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16 November-12 December 1997

"Encounter with the Living Jesus Christ,
the Way to Conversion, Communion and Solidarity in America"

The Bulletin of the Synod of Bishops is only a working instrument for journalistic use and the translations from the original are not official.

English Edition


23 - 02.12.1997



Here follows the summaries of the relations presented at the Nineteenth General Congregation this morning and not received before the deadline for Bulletin N. 22:


English C - H. Exc. Most Rev. William Joseph LEVADA, Archbishop of San Francisco - Relator

In the preparation of this report, the Synod Fathers and other members of the group proceeded by means of a systematic discussion of the Relatio post Disceptationem. In this process, the group reached consensus on the following ten (10) principal issues, which we offer to the Synodal delegates:

1- We recommend that more attention be given to the role of the Holy Spirit in the new evangelization of America, presuming that the general theme of encounter with the living Jesus Christ will be maintained.

2- We recommend that a new treatment of the ecumenical dimension of this evangelization be prepared, stressing the real but imperfect communion we share with other baptized Christians, our special relationship with the Orthodox Church, and our organic relationship with the Jewish people. Synod ecumenical statements should carefully distinguish between evangelical Christians on the one hand, and "sects and new religious movements" on the other. In this light, it is important for the Church to carefully examine the reasons why Catholics are attracted to evangelical churches or to other new religious movements, and use this as a basis for reexamining our current pastoral and theological focus.

3- We recommend that Synod statements present a more comprehensive treatment of indigenous peoples, with greater attention to both the positive and negative aspect of the "first evangelization", and to the need to express our solidarity with them in their current struggles for justice and cultural identity.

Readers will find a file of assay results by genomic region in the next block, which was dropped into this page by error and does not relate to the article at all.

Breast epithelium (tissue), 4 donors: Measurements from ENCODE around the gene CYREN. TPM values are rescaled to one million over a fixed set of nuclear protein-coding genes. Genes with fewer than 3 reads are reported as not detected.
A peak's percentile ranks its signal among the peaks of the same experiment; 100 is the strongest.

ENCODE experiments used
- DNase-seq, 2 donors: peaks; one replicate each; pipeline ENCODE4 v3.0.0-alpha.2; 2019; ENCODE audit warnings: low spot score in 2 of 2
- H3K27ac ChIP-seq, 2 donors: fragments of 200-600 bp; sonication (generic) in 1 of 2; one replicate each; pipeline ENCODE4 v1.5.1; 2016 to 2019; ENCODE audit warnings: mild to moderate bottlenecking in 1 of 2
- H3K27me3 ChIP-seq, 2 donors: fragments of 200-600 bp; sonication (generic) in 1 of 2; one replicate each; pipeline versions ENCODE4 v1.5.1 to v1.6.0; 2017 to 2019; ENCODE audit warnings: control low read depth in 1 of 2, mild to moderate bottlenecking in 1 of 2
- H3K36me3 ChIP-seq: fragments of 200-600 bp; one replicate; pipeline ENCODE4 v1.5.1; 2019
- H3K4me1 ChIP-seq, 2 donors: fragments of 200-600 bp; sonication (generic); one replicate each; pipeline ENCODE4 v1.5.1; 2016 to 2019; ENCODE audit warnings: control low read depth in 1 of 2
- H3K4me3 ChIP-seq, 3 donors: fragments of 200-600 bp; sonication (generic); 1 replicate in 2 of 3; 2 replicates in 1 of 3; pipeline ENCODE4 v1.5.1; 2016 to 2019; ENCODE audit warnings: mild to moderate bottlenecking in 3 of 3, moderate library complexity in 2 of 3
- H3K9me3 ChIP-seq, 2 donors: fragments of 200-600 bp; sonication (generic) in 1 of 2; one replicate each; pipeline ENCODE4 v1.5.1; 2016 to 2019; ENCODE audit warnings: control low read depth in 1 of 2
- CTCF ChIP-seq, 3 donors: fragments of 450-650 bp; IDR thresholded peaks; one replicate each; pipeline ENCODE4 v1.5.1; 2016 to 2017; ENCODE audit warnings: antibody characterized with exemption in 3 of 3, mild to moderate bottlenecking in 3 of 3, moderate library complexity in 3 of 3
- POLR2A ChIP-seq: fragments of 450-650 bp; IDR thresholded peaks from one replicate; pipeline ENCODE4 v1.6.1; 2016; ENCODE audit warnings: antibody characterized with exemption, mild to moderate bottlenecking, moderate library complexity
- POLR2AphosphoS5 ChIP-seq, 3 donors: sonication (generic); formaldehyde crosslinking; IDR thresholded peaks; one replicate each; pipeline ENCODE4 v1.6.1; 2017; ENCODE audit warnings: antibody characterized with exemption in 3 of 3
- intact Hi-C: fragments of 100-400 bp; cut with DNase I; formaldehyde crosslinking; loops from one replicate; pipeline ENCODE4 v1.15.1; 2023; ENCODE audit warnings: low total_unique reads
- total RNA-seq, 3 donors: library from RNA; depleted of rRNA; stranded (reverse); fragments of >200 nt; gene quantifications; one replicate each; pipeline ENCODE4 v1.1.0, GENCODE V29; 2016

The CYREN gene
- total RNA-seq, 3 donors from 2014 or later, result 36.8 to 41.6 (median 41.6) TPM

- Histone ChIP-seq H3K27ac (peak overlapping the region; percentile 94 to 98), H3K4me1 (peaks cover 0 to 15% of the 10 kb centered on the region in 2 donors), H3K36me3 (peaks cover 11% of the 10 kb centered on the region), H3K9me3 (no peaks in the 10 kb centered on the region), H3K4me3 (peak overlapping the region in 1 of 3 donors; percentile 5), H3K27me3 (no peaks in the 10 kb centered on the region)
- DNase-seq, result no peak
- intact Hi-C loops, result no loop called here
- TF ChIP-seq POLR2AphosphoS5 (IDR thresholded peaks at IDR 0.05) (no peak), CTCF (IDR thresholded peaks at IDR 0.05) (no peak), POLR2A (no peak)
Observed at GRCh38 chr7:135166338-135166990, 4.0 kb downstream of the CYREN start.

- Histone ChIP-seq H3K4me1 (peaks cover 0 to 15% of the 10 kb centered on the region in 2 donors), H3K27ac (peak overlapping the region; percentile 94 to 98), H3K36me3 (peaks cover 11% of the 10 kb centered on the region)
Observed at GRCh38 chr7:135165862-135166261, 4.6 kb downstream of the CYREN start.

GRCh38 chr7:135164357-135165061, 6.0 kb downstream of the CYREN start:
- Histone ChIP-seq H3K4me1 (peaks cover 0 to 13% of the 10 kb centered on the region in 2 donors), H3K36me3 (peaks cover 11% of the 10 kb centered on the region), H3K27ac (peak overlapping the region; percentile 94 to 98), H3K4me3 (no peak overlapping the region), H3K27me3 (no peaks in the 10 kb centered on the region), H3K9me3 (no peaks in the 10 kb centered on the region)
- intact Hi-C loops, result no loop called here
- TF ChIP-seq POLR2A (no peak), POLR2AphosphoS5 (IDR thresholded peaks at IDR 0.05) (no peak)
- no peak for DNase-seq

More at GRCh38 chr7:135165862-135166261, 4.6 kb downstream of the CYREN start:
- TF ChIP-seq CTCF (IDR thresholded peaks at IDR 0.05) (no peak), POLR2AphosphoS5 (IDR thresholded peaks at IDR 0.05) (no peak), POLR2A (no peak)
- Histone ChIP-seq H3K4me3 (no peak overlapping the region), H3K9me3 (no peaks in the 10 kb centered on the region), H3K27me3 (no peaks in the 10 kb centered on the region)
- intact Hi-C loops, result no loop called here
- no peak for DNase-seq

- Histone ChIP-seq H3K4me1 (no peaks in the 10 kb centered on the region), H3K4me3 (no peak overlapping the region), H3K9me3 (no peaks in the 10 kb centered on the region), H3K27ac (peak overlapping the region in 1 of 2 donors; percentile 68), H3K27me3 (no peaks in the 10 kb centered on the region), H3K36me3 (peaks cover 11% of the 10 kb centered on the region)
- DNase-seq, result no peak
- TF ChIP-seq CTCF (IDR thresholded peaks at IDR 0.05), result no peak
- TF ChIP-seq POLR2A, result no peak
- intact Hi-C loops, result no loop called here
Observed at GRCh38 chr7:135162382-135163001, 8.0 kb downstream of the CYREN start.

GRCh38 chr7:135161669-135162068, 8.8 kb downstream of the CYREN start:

4- The "life issues" should be distinguished from the treatment of family life, given that they require unique educational, media, and public policy efforts, and belong properly to the question of solidarity in justice.

5- There is a need to treat more systematically the question of human freedom, situating it within its necessary (and all too often neglected) relationship to truth and to moral responsibility.

6- In the treatment of women and family, attention should be given to the call to motherhood, expressed both physically and spiritually, without neglecting the significant contributions of women in religious life, education and health care. As well, the role of men as fathers should be underscored, stressing the equal and mutual responsibility they share with their wives for the creation of a community of life and love.

7- The role of the lay faithful in the evangelization of secular society should be recognized and supported with a deep catechetical and spiritual formation in both fundamental Christian doctrine and its application to social and professional life. In this light, a brief and accessible synthesis of Catholic social teaching could be prepared which stresses its intrinsic links to the new evangelization.

8- Given that sections on the laity and consecrated life already exist, we recommend that a section on ordained ministry be included, which would address issues of priestly formation and the particular roles of deacons, priests, and bishops in the new evangelization.

9- We recommend that the great contribution of Catholic education be recognized, and the importance of maintaining its clearly Catholic identity.

10- The uniqueness of the African-American experience in the Americas needs to be recognized by a more extensive treatment of the question of slavery, its lingering effects in many areas of our society, and the pervasive effect of racial divisions in our society.

The Group also reached consensus on the issues of further developments in lay ministries, a clearer reflection on the importance of inculturation (both liturgical and catechetical), better use of the means of communication, and a systematic reflection on the complex question of the international debt. It also recommended that an alternative model of organizing the material might be considered, one which takes into account the reality of communion as a central theme, as gift of God, foundation and goal, conversion as a means or way to this communion, and solidarity as a fruit or expression of communion put into action.